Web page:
Hormones are special chemicals that help in the regulation of body functions. They are produced in the glands and transported to their target sites via blood. Some hormones can affect the growth of cancer.
Hormonal therapy is a type of cancer treatment which can be used to stop or slow down cancer growth by addition, removal or inhibition of certain hormones. Hormone therapy is most commonly considered in the treatment of breast, prostate, thyroid and endometrial cancer. The medications used in the hormonal therapy fall into the following categories:
Adrenal Steroid Inhibitors
The adrenal glands, situated on top of each kidney, consist of two parts called the cortex and medulla. The cortex (or the outer part) handles secreting steroids (corticosteroids), which stimulate the production of other hormones; the inner portion of the adrenal gland is called the medulla. When adrenal steroid inhibitors (blocking agents) are given, it results in corticosteroids not being produced in the body; this action further stops production of hormones such as androgens, estrogen, glucocorticoids, and mineralocorticoids. As cancer cells are stimulated to grow by the effect of these hormones, any eventual decrease in these hormone levels cause the inhibition of cancer growth.
Androgens are the hormones that are present in both men and women, but they are usually the male sex hormones. These include testosterone and androsterone. These hormones are produced by the testes and adrenal cortex and stimulate the development of sexual and secondary characteristics in males. In women, these hormones are converted in the body through enzymatic reactions into estrogen – the hormone responsible for the development of female sexual and secondary characteristics. Androgens are used in the medical treatment of cancer as antagonists (agents that oppose or inhibit) to the activity of estrogen, thereby reducing the growth of estrogen-dependent cancers.The result achieved by such therapy is shrinking of the tumor. Androgens are used in the treatment of metastatic breast cancer in women by causing a drop in the estrogen level in the blood. Androgens are available as fluoxymesterone and methyltestosterone.
Antiandrogens (androgen antagonists) prevent the effects of testosterone, which handle the growth of some cancers (e.g. prostate cancer). It does this by blocking the receptors for testosterone, or by affecting its production in the body. By reducing the amount of testosterone using this treatment method, the cancer is not stimulated to grow and will consequently begin to shrink. Antiandrogens are used in combination with orchiectomy or GnRH analogs. Some Examples of antiandrogens include Flutamide, bicalutamide, and nilutamide.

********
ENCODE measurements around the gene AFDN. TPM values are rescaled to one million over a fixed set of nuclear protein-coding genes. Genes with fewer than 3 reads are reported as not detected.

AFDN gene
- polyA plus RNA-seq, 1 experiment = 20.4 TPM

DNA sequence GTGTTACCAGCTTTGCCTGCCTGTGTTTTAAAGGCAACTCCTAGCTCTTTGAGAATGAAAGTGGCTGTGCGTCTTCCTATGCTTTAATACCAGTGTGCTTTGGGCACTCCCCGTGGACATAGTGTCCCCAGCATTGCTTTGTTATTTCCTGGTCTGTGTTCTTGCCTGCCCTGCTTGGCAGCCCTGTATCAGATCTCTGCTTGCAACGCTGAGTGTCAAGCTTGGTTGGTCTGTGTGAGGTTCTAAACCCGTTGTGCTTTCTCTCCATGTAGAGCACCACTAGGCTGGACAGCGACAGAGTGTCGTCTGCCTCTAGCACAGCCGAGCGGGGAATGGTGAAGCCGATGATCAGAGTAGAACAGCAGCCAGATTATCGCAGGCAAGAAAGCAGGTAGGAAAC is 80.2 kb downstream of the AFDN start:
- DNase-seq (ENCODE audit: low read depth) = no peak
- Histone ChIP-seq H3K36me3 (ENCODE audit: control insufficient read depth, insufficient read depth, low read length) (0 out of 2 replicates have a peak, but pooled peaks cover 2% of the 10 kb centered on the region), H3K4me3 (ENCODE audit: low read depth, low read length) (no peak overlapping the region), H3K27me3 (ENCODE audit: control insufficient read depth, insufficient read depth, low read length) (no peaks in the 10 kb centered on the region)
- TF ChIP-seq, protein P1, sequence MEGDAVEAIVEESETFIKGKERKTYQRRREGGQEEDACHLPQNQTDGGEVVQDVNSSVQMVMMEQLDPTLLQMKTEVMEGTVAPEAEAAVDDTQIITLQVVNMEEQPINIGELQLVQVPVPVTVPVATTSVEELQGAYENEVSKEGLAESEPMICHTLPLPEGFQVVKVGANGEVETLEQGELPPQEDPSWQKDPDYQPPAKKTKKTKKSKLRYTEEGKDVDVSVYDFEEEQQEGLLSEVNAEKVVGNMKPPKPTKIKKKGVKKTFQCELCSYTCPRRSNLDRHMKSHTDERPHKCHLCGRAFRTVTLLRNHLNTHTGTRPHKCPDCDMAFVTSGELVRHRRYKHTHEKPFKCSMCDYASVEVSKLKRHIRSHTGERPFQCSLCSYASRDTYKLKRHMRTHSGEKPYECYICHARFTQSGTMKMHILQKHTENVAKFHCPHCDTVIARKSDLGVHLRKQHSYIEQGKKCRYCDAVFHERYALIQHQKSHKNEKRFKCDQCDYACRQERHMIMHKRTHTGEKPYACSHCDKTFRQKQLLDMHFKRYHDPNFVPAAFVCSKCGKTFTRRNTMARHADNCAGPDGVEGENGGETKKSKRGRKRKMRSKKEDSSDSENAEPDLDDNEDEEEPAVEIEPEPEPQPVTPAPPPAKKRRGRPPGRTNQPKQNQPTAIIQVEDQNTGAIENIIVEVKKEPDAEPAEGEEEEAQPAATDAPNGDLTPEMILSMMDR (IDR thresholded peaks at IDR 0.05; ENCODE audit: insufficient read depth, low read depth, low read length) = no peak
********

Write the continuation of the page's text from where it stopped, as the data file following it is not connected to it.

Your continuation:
Antiestrogens are the type of drugs given to prevent the actions of estrogen by blocking the receptors on cells that need estrogen to stimulate their growth. Certain types of breast cancers (estrogen receptor positive, ER+) depend on estrogen for their growth. Anti-estrogens compete to estrogen and bind with receptors in breast tissue, thereby inhibiting the effect of the estrogen. As a result, cancer cell growth is inhibited, which ultimately causes cancer cells to die and the tumor to shrink.
Aromatase is an enzyme that causes conversion of androgen into estrogen in both men and women. Aromatase Inhibitors (AIs) types of drugs given to stop androgens from converting into estrogen in the body. This is because in certain types of ovarian and breast cancers, in women, estrogen handles causing cancer to grow. Hence, by stopping the production of estrogen with AIs, we achieve the inhibition of cancer growth. They are primarily used in the postmenopausal women as ovarian estrogen production decreases. Aromatase inhibitors include Anastrozole, letrozole, etc.